In one of the many nights spent wide awake in discomfort, desperately trying to settle into a healing body that felt anything but my own, my mind spun. I just had a chunk of a tumor removed from my spine. The tumor had eroded my vertebrae, thus causing the neurosurgeon to essentially break my back, remove the crumbling bone, remove as much of the tumor he could without sacrificing my mobility and nerve functionality, and place hardware back inside to encourage bone regrowth and spinal stability. This happened after 2 months of going back and forth with surgeons who kept shoving my case under the rug out of the fear of the risks. But if the operation were placed on hold any longer, I was going to be wheelchair bound or worse. Friday, November 10th 2017, my right leg tingled like a foot does when it falls asleep. By Sunday, November 12th, I couldn’t walk on my own. My fiancé carried me into the ER of Orlando Regional Medical Center. 4 hours of waiting, an MRI and a debate with the attending ER doctor later, Physician Assistant Patrick came rushing down just in the nick of time to my ER room. He instructed me to stop eating and drinking immediately. He asked if we were in. We were very much in. Sobs of relief and numerous family flights later, my 25 year-old body was wide open on the operating table. To be rescued, but nonetheless, changed forever.

The word “whirlwind” is the first word that comes to mind when I look back on that day. And still, after 4 months of nothing but time on my hands to recover and reflect, it is the only word fitting enough to describe the experience. When going through anything, physical, mental, emotional…any kind of turmoil in need of healing, you are bound to feel crushingly lonely at times. Because this hurt is your own. No amount of explaining or venting can bring someone in it with you completely, because none of it can actually explain it enough for anyone else to really “get it”.

Healing is a lot like wearing two different sized shoes: one a size too big, and the other a size too small.

You adjust in differing ways. You long to untie the tangled mess in front of you to somehow “accomplish” what you’ve been handed until it fits perfectly back into the neat little box of your comfortable “normal” life. The life that you peer at wistfully through rose-colored glasses now. The shoes…the healing… it all feels clumsy. You feel sharp pangs of new pains at sudden unexpected moments. You feel a little unbalanced. You feel irritated. Frustrated. You hurt. You want to take the new painful normal on your feet off, chuck it away and run from it. Yet sometimes, you’re able to pull off this new strut so well that others think you’re perfectly fine. But all the while, the blisters rub deeper on one side. And on the other, your toes stretch and strain, achingly trying to fill the empty space and get a solid grip again.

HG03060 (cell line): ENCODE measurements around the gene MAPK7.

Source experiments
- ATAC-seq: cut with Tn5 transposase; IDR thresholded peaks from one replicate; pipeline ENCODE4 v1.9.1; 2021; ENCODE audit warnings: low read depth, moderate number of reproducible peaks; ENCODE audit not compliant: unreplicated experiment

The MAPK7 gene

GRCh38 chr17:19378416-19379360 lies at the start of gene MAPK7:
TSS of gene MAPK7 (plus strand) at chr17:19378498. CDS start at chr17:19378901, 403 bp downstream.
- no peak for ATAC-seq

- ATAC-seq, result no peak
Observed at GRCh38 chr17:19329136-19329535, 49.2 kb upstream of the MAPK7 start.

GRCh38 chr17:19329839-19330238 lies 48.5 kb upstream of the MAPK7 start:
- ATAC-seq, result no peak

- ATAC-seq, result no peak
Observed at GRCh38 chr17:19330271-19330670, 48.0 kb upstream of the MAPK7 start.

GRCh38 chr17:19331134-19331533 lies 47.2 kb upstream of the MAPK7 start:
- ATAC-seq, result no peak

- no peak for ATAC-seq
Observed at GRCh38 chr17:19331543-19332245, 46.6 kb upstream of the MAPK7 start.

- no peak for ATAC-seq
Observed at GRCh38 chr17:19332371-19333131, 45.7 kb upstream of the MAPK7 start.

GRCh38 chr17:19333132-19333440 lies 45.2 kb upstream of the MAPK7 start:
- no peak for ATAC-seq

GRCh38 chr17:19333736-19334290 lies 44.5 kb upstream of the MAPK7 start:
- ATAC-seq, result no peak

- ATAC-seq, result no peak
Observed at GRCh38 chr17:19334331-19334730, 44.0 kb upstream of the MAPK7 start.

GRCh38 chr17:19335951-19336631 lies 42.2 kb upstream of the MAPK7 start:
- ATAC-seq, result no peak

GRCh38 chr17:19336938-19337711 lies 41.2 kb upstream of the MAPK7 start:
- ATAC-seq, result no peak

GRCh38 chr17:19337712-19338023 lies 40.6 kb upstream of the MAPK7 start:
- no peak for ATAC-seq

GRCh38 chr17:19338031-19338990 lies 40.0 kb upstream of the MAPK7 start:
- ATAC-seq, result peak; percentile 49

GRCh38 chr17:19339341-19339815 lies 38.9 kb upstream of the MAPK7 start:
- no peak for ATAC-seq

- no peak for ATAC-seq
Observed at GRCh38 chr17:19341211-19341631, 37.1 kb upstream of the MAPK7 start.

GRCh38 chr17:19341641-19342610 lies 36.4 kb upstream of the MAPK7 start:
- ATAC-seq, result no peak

One step with the too-tight shoe, you wince at the sudden memory of a lost loved one. One step with the too-loose shoe, the clumsiness of your raw emotion spills over and you breakdown at the sight of your dear friend: the vision of health…the enemy of comparison engufling you. You get your bearings and bite the side of your cheek long enough to glide through another weekly 3:00 meeting without tearing up about the disappointment you’re drowning in.

And then one day, you roll out of bed without wincing at the tug of the scar tissue. You catch yourself smirking at an old memory of that lost person. Slowly…surely…you find yourself regaining your footing. One step at a time. One day at a time.

You will want to go back to those old sparkly purple Skechers from the 2nd grade playground. The ones that glided on without even having to untie the shoelaces. The ones with bits of mulch still embedded into the crevices in the bottoms. But please, dear friend…please do not. This battle is your own. This awkward chapter you’re hobbling through is your own. But those blisters you’ll gain…the way your muscles, your heart, your mind will learn how to work through it all…there is brutal beauty in it. It is your very own chrysalis. Don’t come out too soon…don’t shed it to tuck it away somewhere dark pretending it all never happened. No. Be still.

I’m not saying wear the wrong sized shoes. That’s a terrible idea. Especially for those of us who trip over our own feet even when they’re bare. What I am saying is this: it’s okay to stumble. It’s okay to feel shaky and flustered in this new normal you may be walking in. Healing. Is. Hard. You don’t have to pretend, either. Don’t force yourself to strut through the mess. You can limp. You can stumble. And on the most overwhelming of days, you can even tearfully crawl. No one else can walk in these new, uncomfortable shoes you’re walking in. No one but you.

My pastor recently shared with me this nugget of wisdom I need to give to you:

“In the face of a storm, we have two options. We can either retreat and run from it, alone. Or we can lock arms and walk through it, together.”

So lock arms. Stop biting your cheek. Don’t bite your tongue. Lock arms in honesty with others. We were MADE for community. Speak. And loop your arm into the first person who receives it. And then the next. And the next. Little by little, you’ll have many who will walk next to you, all proudly gimping about in their own blistered, purple Skecher-less feet.


  1. A long and painful hardship honestly expressed, with obvious strength, courage and kindness seen in between the lines!!

  2. There are many walking with you Kelsey, even though you do not see us there. You are in our prayers too, thanks for sharing.

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